For my current program in Mathematica, sometimes I will encounter an error regarding \$IterationLimit and \$RecursionLimit. So I always set these two numbers to very large at the starting of every notebook. Till now, I didn't find any problem.
I want to understand what's the disadvantage of using a huge \$RecursionLimit or \$IterationLimit? By doing this way will I make the code slower or consume more memory?
For other languages, I heard this is related to the stack of evaluations. But I have no idea how memory is manipulated for Mathematica for this aspect.
Apparently, if there is no disadvantage Mathematica should always set these two numbers to Infinity.
$RecursionLimitin first place than worry about how to increase them? I do not think I've hit
IterationLimitmyself, but did with
RecursionLimitnumber of times, and always this was due to a bug in my code. Without a limit, then Mathematica will most likely end up using all the memory it can or worst go into an infinite loop and you have to kill the process from outside. That is why they set this limit internally. $\endgroup$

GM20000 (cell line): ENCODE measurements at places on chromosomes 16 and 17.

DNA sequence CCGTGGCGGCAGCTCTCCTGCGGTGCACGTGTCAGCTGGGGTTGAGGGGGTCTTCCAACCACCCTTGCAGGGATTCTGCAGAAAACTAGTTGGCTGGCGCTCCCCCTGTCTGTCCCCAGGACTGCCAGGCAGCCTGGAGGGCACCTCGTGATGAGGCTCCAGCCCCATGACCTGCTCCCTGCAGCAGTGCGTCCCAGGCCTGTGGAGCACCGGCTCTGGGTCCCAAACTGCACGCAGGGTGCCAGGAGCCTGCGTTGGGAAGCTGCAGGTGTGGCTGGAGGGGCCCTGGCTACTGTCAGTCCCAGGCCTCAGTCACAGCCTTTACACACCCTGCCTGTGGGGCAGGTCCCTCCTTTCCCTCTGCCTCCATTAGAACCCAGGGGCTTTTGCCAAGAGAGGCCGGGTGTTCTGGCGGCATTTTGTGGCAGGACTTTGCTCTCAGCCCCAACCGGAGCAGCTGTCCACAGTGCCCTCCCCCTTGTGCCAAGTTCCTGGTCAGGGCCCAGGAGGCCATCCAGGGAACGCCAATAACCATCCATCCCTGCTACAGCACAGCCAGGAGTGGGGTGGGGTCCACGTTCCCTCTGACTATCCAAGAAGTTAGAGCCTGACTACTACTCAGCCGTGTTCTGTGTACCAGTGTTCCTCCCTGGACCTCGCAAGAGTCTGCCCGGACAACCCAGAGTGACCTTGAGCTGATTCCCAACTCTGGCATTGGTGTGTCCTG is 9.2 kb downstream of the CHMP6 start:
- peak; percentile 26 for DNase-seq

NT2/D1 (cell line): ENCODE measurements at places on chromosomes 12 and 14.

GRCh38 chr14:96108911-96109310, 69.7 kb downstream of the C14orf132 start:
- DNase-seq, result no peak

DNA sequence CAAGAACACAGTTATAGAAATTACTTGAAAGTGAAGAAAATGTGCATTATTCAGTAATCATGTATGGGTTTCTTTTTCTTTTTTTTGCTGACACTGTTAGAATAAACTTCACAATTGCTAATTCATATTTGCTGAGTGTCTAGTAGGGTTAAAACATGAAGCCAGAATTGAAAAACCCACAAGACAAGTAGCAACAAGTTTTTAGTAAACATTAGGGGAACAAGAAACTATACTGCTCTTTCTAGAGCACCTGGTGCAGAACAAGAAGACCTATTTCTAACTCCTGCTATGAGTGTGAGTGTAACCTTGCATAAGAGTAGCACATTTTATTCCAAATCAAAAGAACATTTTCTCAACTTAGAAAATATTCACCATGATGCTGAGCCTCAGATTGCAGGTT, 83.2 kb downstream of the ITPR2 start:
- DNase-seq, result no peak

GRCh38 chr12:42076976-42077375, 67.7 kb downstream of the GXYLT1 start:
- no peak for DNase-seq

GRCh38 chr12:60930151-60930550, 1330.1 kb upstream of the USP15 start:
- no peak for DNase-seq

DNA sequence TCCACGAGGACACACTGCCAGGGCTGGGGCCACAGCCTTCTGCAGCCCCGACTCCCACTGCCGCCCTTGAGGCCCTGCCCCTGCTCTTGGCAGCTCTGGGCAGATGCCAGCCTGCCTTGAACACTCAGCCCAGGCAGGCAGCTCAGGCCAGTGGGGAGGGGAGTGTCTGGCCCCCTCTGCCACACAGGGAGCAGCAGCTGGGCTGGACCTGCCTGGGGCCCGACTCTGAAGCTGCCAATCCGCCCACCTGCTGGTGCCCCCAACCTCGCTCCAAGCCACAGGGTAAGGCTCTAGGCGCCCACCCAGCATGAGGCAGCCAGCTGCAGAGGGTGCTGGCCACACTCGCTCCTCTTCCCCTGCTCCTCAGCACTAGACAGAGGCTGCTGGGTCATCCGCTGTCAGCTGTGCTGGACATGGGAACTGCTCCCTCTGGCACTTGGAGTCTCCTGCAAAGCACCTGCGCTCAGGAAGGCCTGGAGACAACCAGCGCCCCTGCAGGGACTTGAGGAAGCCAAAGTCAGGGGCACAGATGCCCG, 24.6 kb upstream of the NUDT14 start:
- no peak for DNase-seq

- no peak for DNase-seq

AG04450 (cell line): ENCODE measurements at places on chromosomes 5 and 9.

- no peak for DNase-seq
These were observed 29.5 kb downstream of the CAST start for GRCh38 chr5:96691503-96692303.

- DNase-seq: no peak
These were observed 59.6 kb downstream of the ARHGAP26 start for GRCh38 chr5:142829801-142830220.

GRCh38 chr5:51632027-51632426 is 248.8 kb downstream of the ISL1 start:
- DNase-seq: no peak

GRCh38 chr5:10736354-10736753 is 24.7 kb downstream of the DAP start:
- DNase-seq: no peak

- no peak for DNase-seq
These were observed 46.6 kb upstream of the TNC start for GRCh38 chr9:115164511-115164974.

limitsuggests that this is a value that should never be reached inadvertently. That the user is nearing that limit is often, but not always, indicative of a looming crash. Could you please add an example to make a more concrete case for the counter argument? $\endgroup$
LocalObject, though, and avoid the risk. Thirdly, high recursion pushing large amounts of data onto a stack could result in swapping, which would waste my time, if refactoring the code could eliminate swapping. — Another point of view: a kernel crash could annoy a client. $\endgroup$